Aaron Mercer: Yes and no. I don’t believe Pinot should be ‘crafted’ but rather be ‘nurtured’ from quality grapes that express place, soil and sun. The ‘crafting’ then comes from the site selection, trellising, pruning, and the numerous other cultural practices employed at the vineyard. Hence much of the direction of the wine is done prior to me — as a winemaker — getting involved.

Vidal Perez: Yes I think so, for several reasons. The first one being it is very sensitive to weather, it makes better wine in cool regions and it is very prone to bunch rot. It is also a very low yield producer and it could be very light in color if you don’t do your homework as a winemaker.

If you had to choose three pieces of advice for small production or home winemakers making Pinot Noir for the first time, what would they be?

Wes Hagen: First, Pinot Noir requires commitment, not flirtation. If you are going to jump into the deep end, commit. I suggest buying at least 1,000 lbs. (454 kg) of fruit and making an entire barrel of wine. Carboys and small fermentations can go wrong in many ways that a larger, semi-commercial sized lot will not. 1,000 lbs. (454 kg) should get you a 55-gallon (208 L) barrel full of wine and a few carboys for topping. Keep the carboys filled with wine for topping up heavily sulfited (undrinkably sulfited) to keep them from oxidizing, and they will also add small amounts of SO2 each time you top the barrels. Top up your barrels every two weeks religiously.

Second, cold soak and press the wine at dryness. Chill the freshly picked/delivered fruit down to 50 °F (10 °C) or cooler (or have it picked at night and delivered in a chilled truck), and crush/destem it cold.

Third, I would not do stem inclusion or new oak for my first three to five years of making Pinot Noir (or any wine) until you get a true and accurate idea of your craft and the flavors they create. Once you can make great and tasty Pinot Noir from stainless or neutral oak vessels, then you can start applying oak and other affectation.

David Vergari: One: Inspect what you expect. That is, visit the vineyard regularly to ensure the grower is fulfilling their obligations and backing up what they say. I’ve worked with my fair share of jerks who talk out of both sides of their mouths; if you encounter one, kick the SOB to the curb, it’s simply not worth it and the resulting wine will not fulfill its promise. If your gut says the grower is trying to get one over on you, run — don’t walk — away. Two: Get the best grapes that you can afford. Be stupid, spend the money. Three: Do NOT overoak the wine! This practice drives me up the wall. It’s such a waste of good fruit.

Aaron Mercer: There are three DON’Ts of Pinot Noir: 1) Don’t overthink it. They are grapes. They will become wine whether you get involved or not. 2) Don’t overwork the grapes. Do you really want a Pinot that tastes like Cabernet? It is a delicate varietal and should be treated as such. 3) Don’t over-oak it. Although this is pretty ambiguous and depends entirely on the individual and the grapes (see “don’t” #2). It’s delicate.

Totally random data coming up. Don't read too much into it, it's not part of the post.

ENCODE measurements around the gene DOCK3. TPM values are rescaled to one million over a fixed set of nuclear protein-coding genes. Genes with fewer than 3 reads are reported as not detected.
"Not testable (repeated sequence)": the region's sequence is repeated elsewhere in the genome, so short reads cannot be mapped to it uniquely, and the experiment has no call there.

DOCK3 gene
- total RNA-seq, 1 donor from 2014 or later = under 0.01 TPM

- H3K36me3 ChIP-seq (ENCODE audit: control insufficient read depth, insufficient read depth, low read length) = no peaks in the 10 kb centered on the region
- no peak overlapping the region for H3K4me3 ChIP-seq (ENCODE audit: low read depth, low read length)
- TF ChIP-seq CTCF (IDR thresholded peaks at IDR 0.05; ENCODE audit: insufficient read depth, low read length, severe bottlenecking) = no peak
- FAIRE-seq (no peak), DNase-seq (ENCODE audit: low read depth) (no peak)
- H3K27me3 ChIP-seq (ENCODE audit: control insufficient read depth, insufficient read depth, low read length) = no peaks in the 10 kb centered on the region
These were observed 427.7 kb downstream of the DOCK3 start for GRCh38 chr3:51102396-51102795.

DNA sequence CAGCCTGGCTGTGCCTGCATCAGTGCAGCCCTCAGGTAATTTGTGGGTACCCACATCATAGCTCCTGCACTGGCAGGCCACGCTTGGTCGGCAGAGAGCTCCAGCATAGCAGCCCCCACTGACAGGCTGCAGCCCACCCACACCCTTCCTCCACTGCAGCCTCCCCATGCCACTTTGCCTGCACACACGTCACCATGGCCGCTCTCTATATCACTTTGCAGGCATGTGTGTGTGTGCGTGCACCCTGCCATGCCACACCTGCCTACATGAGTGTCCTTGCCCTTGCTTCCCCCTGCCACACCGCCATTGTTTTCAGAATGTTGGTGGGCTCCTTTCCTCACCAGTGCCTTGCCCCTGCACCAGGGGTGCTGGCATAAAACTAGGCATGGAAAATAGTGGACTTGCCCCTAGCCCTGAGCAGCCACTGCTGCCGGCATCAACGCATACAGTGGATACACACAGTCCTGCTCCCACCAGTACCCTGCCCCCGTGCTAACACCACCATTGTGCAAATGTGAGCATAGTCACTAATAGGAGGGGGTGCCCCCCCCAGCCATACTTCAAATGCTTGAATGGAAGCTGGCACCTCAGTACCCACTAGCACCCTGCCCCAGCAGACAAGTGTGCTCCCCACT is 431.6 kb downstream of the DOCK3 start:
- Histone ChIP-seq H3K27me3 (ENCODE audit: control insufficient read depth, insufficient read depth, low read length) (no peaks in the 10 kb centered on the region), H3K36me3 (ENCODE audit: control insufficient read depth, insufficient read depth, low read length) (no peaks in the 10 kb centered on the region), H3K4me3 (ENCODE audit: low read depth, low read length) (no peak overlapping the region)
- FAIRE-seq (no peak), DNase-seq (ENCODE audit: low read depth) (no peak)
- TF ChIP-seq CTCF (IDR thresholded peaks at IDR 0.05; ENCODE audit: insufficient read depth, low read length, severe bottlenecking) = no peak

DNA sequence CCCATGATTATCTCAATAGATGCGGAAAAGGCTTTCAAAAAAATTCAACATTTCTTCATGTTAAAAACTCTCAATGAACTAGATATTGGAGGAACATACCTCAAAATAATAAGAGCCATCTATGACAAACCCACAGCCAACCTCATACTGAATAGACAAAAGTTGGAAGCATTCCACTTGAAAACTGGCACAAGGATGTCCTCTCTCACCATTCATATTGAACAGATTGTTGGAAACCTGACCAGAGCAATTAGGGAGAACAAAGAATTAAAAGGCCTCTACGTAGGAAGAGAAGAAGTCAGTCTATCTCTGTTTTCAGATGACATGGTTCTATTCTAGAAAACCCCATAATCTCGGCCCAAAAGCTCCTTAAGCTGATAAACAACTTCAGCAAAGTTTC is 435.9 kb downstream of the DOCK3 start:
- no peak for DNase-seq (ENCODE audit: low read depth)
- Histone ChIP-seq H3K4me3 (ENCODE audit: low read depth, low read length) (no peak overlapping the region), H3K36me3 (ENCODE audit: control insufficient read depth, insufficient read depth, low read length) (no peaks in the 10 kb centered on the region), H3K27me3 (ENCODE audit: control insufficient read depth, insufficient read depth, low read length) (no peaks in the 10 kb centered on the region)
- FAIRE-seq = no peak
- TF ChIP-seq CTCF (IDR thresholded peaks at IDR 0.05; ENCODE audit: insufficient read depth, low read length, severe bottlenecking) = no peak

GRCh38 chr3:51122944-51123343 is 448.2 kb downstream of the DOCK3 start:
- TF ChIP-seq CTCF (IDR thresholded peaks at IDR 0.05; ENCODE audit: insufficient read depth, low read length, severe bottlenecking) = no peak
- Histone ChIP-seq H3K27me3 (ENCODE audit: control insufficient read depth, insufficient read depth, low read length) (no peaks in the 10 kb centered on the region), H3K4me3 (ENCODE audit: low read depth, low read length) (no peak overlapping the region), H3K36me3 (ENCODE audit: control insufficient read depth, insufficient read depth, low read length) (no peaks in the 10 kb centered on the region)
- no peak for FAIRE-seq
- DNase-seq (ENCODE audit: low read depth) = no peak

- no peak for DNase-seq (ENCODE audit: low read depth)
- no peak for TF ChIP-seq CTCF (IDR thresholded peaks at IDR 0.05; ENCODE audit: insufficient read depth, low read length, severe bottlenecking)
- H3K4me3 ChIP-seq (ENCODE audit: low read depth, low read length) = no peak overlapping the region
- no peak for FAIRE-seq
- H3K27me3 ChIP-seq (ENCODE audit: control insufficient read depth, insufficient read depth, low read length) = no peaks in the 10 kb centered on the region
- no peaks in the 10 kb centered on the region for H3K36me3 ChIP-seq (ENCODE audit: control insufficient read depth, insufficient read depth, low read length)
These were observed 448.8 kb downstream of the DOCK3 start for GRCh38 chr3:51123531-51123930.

Vidal Perez: Start with the best grapes you can get, adjust the pH for optimal fermentation conditions, and punch down/pump over at least twice a day for optimal color extraction.

Would you be willing to share a simplified “recipe” for making great Pinot Noir? Vineyard source, Brix/pH targets, flavors, yeast, add-ins, cold soak, stems, pressing, aging, racking, sulfiting could all be touched on, but keep it as simple and short as you have time for.

Wes Hagen: I like Pinot Noir fruit from California for deliciousness and consistency: Santa Maria Valley, the Santa Rita Hills AVA, Russian River, Sonoma Coast, or Anderson Valley. Home winemakers will likely be able to source purchased fruit from these areas nationwide. Shoot for 24-25 °Brix if you do not want to water/acidulate, and 26-28 °Brix if you want to make a bigger wine (water/acidulate back to 24 °Brix and 3.4 pH pre-ferment). I prefer Assmanhausen yeast or RC-212. Cold soak at 40–50 °F (4–10 °C) until the must warms and shows signs of ferment (bubbles on sides), and then pitch your yeast into a corner after rehydrating/attenuating. I press at dryness, 0 °Brix or less on a hydrometer, and never rack off the lees unless the wine gets stinky. Age in French oak (neutral Troncais is my fave) for 11–36 months. Age less for a fresher, age-able wine, longer for a wine more ready-to-drink and mellow. After malolactic fermentation completes, get the wine to 0.8 molecular free SO2 and keep it there until bottling.

David Vergari: I don’t use a recipe; it’s obvious that my chief priority is obtaining grapes from the “right” location. This is usually the warmest part of a cool winegrowing area.